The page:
WRAL: Capping North Carolina's top income tax rate isn't good for our communities
The politicians in Raleigh would like you to pass a constitutional amendment that would place a cap on income tax at 7%. At first blush this may seem like a good idea, but really all this would do is give more money to the wealthy at the expense of our public schools, clean water, and infrastructure. Republicans rigged our economy to benefit their donors and the wealthy few, giving millionaires a massive tax cut. Now they want to make those efforts permanent.
Earlier this year, teachers across the country staged walkouts or full-on strikes to protest low wages and lack of investment in education. North Carolina public school teachers and their allies participated too, calling for better pay and more overall school spending to improve our children’s education.
Right now, the Tar Heel state is not investing as much in public school education as it should, or even as it did before the 2007-2009 economic recession. School funding is down 7.9 percent per student since then, after adjusting for inflation. And despite some recent salary increases, average teacher pay has fallen 5 percent since 2010, according to the Center on Budget and Policy Priorities. If we truly care about making sure our young people are prepared to lead their best lives and assuring our state continues to be a desirable place to live, we should be investing more, not less, in our children.
Given the state of education funding and the clear public will to invest more, it’s troubling that some lawmakers pushed for a ballot measure that, if passed, would amend the State Constitution to cap North Carolina’s personal income tax rate at 7 percent. The choice we North Carolinians make this November will affect how our state can raise money for education and other vital programs and services in the short- and long-term.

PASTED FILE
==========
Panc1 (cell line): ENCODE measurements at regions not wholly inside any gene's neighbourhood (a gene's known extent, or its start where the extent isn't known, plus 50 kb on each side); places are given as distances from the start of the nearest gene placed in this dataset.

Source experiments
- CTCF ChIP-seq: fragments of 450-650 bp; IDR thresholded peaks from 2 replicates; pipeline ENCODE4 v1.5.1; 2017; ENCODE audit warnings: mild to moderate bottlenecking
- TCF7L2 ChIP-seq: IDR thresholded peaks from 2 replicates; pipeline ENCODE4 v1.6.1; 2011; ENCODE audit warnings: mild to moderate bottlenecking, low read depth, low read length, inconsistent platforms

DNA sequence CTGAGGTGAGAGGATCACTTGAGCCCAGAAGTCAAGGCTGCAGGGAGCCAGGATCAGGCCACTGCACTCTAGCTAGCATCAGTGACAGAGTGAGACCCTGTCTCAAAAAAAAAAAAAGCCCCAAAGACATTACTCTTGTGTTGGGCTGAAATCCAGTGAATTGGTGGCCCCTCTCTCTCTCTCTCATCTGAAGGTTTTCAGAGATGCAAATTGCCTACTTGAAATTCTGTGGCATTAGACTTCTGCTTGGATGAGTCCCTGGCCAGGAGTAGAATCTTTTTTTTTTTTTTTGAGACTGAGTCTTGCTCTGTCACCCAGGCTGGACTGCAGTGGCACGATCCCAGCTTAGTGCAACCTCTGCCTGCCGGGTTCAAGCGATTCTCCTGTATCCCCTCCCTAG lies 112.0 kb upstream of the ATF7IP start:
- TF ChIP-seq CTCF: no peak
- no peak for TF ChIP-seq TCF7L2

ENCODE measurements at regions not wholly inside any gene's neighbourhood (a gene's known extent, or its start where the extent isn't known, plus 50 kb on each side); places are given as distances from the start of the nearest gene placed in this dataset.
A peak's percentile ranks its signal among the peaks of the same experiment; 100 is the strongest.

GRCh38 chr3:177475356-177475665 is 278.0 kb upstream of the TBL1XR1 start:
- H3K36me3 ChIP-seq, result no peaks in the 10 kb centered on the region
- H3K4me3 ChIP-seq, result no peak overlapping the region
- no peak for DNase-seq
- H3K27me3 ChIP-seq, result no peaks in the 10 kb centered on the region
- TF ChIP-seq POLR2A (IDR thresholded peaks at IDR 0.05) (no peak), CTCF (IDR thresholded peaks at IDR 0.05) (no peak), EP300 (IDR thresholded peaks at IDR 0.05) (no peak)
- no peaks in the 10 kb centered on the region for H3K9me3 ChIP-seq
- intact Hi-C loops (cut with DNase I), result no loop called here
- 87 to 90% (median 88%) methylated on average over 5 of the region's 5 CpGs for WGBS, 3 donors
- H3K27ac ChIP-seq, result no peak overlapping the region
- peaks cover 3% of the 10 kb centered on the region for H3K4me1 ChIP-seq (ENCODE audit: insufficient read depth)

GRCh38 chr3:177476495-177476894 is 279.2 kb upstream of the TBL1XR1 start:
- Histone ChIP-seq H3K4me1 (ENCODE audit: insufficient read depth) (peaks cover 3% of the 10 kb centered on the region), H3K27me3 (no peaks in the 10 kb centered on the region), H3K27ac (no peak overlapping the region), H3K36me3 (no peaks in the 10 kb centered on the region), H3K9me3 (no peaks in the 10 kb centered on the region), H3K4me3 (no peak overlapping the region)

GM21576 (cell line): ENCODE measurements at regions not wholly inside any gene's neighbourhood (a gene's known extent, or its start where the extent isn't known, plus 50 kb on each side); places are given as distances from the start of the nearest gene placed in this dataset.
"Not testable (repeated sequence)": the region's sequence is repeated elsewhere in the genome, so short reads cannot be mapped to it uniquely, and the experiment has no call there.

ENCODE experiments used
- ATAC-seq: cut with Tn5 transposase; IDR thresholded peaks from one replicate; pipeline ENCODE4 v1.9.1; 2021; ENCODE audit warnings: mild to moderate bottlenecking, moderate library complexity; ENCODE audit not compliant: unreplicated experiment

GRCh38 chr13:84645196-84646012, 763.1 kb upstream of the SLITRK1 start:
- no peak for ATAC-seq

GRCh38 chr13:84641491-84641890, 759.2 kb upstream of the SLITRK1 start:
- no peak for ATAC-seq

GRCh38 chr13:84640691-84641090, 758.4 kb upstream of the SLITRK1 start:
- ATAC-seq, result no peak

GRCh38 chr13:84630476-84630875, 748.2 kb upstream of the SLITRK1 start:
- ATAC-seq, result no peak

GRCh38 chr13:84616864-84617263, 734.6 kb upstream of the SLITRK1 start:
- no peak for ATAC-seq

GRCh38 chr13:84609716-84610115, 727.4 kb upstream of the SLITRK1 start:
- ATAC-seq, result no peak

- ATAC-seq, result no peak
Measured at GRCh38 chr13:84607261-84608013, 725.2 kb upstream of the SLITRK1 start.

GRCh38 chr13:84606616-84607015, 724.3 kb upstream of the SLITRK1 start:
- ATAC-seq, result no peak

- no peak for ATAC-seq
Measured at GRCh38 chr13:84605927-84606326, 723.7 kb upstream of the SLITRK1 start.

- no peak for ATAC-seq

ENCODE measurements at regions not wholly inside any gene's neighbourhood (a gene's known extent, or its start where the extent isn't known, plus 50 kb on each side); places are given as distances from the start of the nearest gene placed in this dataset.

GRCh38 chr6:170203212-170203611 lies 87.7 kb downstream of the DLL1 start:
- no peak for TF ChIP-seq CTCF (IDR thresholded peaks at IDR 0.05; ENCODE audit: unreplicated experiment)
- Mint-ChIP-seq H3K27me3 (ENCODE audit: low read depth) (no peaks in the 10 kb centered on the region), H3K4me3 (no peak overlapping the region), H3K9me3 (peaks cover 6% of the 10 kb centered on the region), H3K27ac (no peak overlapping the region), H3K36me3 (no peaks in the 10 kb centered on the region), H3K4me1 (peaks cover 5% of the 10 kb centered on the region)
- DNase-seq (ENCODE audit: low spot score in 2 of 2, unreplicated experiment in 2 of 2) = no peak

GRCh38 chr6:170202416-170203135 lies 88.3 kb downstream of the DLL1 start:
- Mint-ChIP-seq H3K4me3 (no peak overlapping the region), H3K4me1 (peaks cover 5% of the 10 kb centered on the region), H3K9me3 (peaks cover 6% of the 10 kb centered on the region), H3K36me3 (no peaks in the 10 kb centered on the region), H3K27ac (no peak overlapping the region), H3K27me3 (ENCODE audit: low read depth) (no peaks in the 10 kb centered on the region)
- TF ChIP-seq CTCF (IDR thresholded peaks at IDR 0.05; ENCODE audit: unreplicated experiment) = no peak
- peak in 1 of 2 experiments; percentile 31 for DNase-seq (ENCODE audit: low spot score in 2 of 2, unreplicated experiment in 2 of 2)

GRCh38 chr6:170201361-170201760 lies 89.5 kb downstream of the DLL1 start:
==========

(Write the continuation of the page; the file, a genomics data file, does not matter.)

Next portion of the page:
None of us has a crystal ball. We cannot with 100 percent certainty predict what our collective public needs will be one year from now, let alone 5 or 20 years in the future. Adopting a constitutional amendment that caps the top tax rate may appease anti-tax advocates and wealthy donors, but it is not sound policymaking. In effect, it would pre-emptively impose the will of some people on future generations and hamstring the state’s ability to meet its growing needs over time.
Since 2013, North Carolina lawmakers have prioritized tax cuts for our state’s wealthiest residents and profitable corporations over boosting investments in our people and communities. After four rounds of tax cuts, the state now has $3.5 billion less to invest in education and other programs.